Friday, 23 September 2016

Carry on, Mr Bowditch

Carry On, Mr Bowditch by Jean Lee Latham is a children's biography of the American navigator and mathematician, Nathaniel Bowditch. The book was originally published in 1955 and won the Newbery Medal in 1956.
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Perhaps, because I am English, I hadn't heard of Nathaniel Bowditch before. However, he was an important figure and responsible for saving the lives of many sailors.

Jean Latham tells the story of a boy who came from a poor background. Nathaniel desperately wanted to go to Harvard but instead was indentured to a chandler for nine long years. A studious and determined boy, Bowditch applied himself to study of maths, science and even taught himself Latin so that he could read the scientific books of the day. His method for learning Latin and later other languages was to acquire a Latin Bible, dictionary and grammar and teach himself from there. Thankfully, he did have a Frenchman to help him with his French accent.

Later, having finished his apprenticeship, Nathaniel went on voyages where he discovered a more efficient way of of working out a ship's location using the position of the moon. He also discovered that the charts in the current sailing text, Moore's Almanac, contained thousands of errors. These errors could, and did, cost lives. Eventually, Bowditch wrote his own navigation text The American Practical Navigator. According to Wikipedia, this book is still carried on US naval vessels.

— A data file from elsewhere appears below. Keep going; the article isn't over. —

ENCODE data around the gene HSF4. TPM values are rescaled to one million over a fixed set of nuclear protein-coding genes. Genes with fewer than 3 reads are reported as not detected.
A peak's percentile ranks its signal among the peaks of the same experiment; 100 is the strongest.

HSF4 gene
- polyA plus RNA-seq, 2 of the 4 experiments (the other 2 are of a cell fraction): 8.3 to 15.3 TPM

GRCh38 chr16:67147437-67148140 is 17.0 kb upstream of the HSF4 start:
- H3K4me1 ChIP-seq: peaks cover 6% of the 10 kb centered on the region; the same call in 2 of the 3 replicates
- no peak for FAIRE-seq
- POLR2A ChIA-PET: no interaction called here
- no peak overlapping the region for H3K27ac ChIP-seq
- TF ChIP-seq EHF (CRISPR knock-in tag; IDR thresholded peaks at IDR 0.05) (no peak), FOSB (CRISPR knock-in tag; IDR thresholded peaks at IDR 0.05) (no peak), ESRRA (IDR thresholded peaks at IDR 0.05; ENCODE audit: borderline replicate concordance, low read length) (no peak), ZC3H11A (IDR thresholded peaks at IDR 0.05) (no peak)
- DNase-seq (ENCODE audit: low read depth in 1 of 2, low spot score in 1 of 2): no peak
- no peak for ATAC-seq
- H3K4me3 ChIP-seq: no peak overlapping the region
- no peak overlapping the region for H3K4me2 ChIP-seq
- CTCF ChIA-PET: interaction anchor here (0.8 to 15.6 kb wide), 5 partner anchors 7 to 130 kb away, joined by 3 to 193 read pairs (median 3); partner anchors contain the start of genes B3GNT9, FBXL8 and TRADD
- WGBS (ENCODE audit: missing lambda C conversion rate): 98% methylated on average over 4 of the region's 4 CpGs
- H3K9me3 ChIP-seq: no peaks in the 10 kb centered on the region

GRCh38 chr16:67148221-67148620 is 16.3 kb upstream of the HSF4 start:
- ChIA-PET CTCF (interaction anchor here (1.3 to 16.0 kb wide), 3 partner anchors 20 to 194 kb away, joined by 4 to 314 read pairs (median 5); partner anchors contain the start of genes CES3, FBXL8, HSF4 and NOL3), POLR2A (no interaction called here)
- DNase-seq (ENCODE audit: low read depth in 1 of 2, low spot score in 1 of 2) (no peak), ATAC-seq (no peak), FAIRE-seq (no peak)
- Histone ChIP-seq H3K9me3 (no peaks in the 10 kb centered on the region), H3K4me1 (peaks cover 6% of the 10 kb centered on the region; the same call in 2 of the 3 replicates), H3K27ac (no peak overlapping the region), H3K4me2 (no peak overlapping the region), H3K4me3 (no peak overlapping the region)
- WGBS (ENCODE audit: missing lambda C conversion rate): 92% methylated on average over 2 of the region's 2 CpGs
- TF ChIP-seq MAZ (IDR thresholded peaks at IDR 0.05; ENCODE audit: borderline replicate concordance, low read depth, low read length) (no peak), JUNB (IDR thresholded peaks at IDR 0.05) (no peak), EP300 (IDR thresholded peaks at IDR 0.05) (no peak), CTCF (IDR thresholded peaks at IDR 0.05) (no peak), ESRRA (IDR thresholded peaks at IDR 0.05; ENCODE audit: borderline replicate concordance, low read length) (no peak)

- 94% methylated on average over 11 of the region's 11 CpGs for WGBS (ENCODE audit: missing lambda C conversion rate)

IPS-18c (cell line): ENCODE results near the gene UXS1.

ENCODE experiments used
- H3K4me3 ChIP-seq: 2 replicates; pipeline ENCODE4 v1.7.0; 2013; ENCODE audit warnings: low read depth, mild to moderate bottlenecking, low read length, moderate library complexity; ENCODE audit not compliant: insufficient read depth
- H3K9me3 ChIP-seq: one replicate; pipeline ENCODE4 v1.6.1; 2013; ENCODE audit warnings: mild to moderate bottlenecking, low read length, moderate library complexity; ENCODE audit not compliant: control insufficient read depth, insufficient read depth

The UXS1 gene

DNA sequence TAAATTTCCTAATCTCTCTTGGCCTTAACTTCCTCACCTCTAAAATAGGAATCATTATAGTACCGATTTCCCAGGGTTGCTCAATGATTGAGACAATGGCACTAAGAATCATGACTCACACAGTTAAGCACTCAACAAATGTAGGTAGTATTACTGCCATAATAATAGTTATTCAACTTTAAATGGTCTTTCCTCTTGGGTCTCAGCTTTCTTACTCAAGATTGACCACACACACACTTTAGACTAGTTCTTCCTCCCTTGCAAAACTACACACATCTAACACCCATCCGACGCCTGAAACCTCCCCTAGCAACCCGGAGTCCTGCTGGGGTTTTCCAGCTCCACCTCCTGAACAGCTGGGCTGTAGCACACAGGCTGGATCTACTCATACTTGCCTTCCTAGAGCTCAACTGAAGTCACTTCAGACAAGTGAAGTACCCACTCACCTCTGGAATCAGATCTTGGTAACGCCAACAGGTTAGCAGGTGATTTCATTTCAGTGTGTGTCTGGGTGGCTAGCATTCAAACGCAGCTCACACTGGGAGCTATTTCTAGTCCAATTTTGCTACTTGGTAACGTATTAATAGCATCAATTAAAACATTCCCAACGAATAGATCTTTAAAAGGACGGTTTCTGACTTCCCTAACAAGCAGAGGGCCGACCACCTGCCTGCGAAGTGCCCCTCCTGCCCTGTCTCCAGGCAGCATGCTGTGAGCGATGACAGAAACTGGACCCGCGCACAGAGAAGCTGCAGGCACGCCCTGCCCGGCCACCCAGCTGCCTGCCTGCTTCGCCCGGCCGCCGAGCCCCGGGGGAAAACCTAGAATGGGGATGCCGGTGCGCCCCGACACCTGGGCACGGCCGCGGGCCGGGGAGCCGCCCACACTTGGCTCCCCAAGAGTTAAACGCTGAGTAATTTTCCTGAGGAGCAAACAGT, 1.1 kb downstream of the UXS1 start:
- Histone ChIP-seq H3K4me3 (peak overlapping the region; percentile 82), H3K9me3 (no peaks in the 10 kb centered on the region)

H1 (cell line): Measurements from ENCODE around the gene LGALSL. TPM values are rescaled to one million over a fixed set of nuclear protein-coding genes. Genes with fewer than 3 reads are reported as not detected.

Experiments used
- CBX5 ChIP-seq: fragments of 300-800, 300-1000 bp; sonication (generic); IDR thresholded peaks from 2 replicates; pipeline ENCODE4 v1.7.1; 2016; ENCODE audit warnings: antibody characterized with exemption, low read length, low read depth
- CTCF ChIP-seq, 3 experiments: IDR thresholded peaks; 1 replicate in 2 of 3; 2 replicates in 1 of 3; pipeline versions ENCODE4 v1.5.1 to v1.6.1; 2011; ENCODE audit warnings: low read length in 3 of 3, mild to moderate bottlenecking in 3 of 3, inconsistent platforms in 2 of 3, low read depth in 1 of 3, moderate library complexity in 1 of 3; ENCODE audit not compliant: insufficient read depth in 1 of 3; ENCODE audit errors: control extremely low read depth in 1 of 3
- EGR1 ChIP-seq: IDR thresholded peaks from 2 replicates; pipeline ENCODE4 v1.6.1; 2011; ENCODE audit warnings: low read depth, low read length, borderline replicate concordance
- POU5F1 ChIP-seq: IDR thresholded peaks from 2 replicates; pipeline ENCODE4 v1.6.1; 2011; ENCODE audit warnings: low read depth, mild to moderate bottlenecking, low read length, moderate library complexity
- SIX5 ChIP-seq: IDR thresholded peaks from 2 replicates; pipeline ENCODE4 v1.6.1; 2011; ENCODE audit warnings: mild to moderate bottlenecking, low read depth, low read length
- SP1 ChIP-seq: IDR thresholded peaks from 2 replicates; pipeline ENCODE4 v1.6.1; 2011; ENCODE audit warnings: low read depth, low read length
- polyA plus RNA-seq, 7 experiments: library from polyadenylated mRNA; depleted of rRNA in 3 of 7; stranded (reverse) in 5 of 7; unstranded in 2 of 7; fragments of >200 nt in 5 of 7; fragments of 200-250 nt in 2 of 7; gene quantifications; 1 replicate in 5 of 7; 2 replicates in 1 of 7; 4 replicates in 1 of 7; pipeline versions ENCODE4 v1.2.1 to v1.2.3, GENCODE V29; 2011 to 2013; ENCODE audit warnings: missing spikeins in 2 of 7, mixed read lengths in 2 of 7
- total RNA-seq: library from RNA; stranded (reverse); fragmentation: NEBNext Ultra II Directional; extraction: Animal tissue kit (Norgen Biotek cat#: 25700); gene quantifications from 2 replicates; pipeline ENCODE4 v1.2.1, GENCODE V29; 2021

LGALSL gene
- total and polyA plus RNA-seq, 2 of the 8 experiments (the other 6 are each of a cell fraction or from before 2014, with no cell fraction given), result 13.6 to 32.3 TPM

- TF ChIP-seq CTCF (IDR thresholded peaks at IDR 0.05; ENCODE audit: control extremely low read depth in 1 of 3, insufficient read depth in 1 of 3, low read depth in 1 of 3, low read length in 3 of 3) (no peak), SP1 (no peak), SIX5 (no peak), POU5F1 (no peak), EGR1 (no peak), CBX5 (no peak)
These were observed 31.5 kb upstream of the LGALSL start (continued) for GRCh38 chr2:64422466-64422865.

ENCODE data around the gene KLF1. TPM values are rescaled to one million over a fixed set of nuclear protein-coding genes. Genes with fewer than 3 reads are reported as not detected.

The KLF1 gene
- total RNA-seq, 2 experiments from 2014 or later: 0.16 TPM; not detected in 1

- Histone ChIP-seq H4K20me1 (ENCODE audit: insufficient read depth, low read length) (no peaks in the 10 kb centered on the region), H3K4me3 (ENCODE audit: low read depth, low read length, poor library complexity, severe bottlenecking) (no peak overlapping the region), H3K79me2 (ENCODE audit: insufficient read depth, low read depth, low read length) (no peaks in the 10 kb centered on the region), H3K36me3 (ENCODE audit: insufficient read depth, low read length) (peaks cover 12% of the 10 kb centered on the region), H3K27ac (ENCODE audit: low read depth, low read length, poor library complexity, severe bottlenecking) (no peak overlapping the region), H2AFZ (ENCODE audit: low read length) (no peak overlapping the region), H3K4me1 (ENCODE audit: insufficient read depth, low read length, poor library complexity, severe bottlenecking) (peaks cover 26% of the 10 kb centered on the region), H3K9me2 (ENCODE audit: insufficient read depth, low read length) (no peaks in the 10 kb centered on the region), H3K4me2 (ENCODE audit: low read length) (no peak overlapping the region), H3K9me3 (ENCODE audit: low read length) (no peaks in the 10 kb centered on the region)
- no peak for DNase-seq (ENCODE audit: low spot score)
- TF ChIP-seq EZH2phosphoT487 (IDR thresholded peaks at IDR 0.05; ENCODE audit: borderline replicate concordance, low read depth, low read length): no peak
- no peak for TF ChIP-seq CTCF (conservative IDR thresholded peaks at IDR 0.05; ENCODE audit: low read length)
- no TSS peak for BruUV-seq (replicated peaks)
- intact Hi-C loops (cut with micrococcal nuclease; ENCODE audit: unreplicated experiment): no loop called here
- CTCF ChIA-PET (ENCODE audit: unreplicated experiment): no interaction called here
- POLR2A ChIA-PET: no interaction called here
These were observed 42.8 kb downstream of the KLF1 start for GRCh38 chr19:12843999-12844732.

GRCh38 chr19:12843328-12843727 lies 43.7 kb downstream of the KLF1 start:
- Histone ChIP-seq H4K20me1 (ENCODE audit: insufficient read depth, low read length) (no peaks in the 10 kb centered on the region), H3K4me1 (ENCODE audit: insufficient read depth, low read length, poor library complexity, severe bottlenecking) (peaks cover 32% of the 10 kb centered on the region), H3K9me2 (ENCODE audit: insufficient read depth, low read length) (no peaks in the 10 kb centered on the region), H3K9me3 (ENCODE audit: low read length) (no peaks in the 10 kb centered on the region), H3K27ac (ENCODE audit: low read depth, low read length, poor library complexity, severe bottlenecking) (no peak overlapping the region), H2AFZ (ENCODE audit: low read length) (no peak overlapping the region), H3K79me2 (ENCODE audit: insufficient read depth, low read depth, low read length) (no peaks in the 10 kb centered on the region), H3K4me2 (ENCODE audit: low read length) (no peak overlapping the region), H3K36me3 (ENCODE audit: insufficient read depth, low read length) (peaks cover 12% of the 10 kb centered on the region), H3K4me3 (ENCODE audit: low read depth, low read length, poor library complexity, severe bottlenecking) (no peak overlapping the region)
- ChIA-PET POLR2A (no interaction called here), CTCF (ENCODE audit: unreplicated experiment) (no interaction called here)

I enjoyed this book. It is ideal for children who are less keen on fiction and shows the importance of maths in real life. Highly recommended. Suggested age range 8+.

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1 comment:

  1. This sounds such a great read aloud for my children. I love your book recommendations - keep them coming!